Knowing your severe weather facts
(KTTC) -- During severe weather season, it’s important to be able to differentiate between facts and old wives’ tales. Holding onto myths about severe weather can put you in a dangerous situation when severe weather strikes.
Here are some important (and a few fun) questions to help refresh your weather knowledge:
Question 1: Lightning can strike 10 to 15 miles away from a storm.
Fact! That’s why it’s important to head indoors if you see lightning, even if the storm appears far away.
Question 2: For a storm to be severe, it must have winds of 58 mph or greater, or hail that is one inch in diameter
Fact! Winds less than 58 mph and hail smaller than a quarter usually don’t cause substantial damage.
Question 3: Lightning doesn’t strike the same place twice.
Fiction! The Empire State Building is struck by lightning roughly 25 times each year.
Question 4: Low pressure with tornadoes causes buildings to explode, so you should open windows to equalize pressure.
Fiction! The pressure change of storms has no effect on damage, strong winds and debris cause the majority of damage to structures and buildings.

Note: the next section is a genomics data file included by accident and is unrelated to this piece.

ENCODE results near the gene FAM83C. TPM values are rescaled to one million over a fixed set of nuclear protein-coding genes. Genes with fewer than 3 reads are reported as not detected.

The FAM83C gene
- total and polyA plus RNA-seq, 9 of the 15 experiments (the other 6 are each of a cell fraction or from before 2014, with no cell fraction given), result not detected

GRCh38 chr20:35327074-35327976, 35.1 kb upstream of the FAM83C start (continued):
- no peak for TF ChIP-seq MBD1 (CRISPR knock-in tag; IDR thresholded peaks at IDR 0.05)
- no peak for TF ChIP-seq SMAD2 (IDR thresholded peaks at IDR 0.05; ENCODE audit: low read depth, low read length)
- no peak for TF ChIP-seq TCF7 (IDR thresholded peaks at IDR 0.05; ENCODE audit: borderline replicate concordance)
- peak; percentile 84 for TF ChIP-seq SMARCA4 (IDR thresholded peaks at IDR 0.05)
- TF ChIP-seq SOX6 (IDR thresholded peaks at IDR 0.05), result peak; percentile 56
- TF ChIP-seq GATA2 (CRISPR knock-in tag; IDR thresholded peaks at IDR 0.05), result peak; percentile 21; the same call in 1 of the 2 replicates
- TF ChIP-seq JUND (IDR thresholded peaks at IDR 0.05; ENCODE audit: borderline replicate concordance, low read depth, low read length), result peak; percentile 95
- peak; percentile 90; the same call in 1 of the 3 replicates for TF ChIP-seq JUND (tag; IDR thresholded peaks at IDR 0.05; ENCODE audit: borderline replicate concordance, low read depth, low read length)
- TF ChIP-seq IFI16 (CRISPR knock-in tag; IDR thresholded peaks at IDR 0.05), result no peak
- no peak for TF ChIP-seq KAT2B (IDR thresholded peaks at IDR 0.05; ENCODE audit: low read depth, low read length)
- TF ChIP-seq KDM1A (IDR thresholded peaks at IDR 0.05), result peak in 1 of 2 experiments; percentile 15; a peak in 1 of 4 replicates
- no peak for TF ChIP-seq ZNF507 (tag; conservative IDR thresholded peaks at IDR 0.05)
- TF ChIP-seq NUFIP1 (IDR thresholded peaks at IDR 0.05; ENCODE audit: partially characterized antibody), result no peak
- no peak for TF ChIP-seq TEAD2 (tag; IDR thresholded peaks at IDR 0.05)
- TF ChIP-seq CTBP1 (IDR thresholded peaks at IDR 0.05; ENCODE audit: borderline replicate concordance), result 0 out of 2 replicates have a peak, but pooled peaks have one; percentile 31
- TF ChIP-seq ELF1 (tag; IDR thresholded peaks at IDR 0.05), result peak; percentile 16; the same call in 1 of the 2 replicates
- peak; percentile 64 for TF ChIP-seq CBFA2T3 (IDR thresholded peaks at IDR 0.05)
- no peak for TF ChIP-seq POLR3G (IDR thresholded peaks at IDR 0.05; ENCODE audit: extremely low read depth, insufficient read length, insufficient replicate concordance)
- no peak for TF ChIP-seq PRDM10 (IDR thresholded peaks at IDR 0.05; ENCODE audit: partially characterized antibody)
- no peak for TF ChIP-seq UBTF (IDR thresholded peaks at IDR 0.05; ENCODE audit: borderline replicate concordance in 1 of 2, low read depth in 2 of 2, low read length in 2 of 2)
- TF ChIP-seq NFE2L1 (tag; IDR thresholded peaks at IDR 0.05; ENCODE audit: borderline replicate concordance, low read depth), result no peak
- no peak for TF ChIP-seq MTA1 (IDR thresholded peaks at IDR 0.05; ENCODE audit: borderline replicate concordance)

Question 5: Overpasses are safe places to shelters during tornadoes.
Overpasses can create a wind tunnel that could cause you to be sucked into the storm. If you’re caught on the road during a tornado, the safest place to take shelter is in a ditch along the roadway.
Question 6: Thunder is produced by the heat from a lightning bolt.
Fact! The sudden heat from the strike causes air particles to move away so quickly that it makes a loud noise, what we know as thunder.
Question 7: When a tornado forms but doesn’t touch down, it’s still called a tornado.
Fiction! A tornado that doesn’t touch the ground is called a funnel cloud.
Question 8: Thunderstorms only occur on Earth.
Fiction! NASA has observed thunderstorms on Jupiter, Neptune, Saturn and Venus!
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